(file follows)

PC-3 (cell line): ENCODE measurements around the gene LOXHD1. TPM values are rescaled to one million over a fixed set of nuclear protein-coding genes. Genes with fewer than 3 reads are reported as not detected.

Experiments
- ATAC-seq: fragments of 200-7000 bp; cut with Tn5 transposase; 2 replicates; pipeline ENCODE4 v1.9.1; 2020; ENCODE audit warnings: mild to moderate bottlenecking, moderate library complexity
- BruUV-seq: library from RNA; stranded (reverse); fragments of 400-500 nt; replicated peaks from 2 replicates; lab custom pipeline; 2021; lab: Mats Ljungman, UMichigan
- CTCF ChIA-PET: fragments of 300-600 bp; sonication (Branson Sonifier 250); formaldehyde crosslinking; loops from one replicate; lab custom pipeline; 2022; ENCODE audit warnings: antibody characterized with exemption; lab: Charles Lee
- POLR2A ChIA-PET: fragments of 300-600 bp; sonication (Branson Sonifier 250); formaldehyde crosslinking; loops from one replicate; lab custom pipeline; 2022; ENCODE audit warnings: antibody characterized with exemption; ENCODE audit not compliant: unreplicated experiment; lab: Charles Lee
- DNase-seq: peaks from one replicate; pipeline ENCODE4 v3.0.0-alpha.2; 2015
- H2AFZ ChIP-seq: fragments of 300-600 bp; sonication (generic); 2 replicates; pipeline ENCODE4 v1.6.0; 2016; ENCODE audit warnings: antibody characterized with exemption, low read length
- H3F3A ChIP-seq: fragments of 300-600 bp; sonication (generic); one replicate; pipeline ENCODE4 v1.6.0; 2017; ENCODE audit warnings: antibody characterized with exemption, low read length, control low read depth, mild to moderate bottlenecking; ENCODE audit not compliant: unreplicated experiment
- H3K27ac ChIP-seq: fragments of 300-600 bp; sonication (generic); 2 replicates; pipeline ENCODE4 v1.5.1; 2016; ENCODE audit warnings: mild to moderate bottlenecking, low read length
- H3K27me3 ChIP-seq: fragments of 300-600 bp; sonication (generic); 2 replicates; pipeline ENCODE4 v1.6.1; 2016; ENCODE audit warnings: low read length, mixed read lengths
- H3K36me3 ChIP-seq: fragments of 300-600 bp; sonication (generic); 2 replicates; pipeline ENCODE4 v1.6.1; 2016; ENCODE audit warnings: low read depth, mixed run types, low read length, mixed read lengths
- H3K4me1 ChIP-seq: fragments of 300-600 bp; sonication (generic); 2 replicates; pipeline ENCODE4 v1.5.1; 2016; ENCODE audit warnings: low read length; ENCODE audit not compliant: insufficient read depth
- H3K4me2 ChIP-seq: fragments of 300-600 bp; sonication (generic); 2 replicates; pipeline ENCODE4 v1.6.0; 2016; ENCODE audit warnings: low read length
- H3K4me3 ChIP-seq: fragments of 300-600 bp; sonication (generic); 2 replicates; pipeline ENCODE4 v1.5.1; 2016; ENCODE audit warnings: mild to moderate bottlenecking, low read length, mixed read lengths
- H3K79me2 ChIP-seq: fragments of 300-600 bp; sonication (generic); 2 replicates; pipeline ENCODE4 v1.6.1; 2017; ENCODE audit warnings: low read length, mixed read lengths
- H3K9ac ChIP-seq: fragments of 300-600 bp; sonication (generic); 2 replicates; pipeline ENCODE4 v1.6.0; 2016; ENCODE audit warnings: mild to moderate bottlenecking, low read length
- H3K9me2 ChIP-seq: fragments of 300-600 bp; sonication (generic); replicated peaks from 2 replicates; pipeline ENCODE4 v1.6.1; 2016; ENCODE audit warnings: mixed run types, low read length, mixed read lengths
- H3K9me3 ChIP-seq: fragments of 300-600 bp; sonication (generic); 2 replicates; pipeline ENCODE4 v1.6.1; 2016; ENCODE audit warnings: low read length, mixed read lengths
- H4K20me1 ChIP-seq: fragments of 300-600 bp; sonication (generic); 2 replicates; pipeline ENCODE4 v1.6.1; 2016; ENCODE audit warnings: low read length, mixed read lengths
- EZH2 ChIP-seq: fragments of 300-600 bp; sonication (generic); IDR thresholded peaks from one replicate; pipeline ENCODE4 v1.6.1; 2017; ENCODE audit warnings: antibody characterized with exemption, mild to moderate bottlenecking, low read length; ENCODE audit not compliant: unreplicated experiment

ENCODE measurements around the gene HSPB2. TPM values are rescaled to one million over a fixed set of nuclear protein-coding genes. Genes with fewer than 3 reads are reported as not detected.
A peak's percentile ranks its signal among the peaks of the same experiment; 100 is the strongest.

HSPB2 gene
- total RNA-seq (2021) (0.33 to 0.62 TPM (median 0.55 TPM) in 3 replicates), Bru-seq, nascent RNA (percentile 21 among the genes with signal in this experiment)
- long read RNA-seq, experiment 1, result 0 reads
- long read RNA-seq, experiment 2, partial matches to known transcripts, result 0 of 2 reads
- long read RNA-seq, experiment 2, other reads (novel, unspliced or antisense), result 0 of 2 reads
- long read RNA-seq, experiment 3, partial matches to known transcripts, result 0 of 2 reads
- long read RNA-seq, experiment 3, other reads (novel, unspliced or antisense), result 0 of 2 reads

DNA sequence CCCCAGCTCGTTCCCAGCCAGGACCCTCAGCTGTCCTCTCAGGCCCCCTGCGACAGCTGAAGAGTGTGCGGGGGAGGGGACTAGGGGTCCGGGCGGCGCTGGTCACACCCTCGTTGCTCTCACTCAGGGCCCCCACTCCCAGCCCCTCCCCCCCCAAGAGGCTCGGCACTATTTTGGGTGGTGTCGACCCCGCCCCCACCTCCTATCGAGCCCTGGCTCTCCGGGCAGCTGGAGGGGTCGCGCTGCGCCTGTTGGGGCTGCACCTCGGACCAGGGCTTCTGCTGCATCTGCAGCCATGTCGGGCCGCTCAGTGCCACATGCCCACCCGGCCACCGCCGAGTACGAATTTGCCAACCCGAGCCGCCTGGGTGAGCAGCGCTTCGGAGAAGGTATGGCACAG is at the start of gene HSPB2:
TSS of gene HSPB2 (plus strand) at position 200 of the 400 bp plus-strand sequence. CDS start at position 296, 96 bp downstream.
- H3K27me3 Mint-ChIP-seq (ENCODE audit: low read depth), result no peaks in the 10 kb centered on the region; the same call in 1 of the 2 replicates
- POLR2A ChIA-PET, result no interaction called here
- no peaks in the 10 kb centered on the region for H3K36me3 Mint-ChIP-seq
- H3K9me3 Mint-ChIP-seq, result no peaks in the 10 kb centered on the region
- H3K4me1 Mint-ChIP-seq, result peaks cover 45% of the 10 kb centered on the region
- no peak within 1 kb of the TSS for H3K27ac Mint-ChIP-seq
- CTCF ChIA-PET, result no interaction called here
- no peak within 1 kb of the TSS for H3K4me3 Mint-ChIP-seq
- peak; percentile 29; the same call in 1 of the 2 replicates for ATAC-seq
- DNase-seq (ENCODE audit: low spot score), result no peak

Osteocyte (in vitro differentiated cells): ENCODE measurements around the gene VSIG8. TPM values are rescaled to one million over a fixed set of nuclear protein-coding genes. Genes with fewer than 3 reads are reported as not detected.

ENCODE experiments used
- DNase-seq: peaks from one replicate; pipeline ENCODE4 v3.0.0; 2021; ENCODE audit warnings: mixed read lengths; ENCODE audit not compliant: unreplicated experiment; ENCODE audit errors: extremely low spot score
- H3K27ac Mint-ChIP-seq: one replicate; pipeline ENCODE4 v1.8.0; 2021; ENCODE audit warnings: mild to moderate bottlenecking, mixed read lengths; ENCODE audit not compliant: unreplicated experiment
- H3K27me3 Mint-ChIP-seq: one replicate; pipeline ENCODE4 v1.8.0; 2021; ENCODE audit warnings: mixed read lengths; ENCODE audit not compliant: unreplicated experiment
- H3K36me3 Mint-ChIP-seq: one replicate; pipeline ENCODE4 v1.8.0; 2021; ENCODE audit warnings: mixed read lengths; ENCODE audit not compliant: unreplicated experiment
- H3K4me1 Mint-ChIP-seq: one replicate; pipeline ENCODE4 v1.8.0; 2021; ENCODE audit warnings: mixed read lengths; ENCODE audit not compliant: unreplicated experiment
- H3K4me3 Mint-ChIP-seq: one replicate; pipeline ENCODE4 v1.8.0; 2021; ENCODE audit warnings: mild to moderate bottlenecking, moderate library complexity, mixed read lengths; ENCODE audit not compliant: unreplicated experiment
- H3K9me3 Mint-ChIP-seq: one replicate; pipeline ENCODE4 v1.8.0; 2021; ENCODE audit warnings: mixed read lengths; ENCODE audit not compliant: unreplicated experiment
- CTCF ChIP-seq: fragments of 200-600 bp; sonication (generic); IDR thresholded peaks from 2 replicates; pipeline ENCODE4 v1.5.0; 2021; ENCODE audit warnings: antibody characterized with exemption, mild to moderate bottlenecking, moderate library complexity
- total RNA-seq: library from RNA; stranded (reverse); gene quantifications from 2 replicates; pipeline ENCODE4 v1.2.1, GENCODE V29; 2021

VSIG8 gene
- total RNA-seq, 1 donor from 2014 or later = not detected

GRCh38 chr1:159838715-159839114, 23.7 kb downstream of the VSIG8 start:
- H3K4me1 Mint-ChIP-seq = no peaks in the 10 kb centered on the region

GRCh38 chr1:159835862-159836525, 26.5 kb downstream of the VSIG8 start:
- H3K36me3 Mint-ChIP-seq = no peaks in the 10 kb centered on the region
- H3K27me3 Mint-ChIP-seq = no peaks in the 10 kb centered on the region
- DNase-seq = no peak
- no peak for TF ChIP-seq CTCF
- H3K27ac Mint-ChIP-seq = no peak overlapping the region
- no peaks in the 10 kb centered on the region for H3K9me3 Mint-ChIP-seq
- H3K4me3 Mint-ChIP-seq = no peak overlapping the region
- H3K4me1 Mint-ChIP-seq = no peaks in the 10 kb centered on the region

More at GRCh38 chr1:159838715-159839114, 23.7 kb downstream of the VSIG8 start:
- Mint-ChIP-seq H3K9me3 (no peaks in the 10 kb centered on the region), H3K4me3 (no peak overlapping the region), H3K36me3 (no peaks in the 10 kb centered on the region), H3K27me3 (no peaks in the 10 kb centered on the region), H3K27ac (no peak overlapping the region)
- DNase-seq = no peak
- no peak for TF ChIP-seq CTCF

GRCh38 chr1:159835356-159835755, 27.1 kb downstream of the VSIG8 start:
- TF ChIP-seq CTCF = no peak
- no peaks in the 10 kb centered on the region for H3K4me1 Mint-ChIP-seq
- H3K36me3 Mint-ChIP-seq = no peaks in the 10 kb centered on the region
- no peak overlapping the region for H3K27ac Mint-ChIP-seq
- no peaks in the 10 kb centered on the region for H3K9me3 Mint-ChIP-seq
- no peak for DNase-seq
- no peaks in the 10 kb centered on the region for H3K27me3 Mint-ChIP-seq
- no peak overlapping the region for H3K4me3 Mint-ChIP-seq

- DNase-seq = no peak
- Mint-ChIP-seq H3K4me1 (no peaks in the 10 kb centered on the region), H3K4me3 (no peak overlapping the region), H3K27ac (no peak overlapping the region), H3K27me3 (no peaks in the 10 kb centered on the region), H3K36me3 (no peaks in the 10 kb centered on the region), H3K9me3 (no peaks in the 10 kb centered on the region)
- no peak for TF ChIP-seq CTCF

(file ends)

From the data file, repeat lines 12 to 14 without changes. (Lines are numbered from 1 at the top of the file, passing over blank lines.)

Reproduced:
- H3K36me3 ChIP-seq: fragments of 300-600 bp; sonication (generic); 2 replicates; pipeline ENCODE4 v1.6.1; 2016; ENCODE audit warnings: low read depth, mixed run types, low read length, mixed read lengths
- H3K4me1 ChIP-seq: fragments of 300-600 bp; sonication (generic); 2 replicates; pipeline ENCODE4 v1.5.1; 2016; ENCODE audit warnings: low read length; ENCODE audit not compliant: insufficient read depth
- H3K4me2 ChIP-seq: fragments of 300-600 bp; sonication (generic); 2 replicates; pipeline ENCODE4 v1.6.0; 2016; ENCODE audit warnings: low read length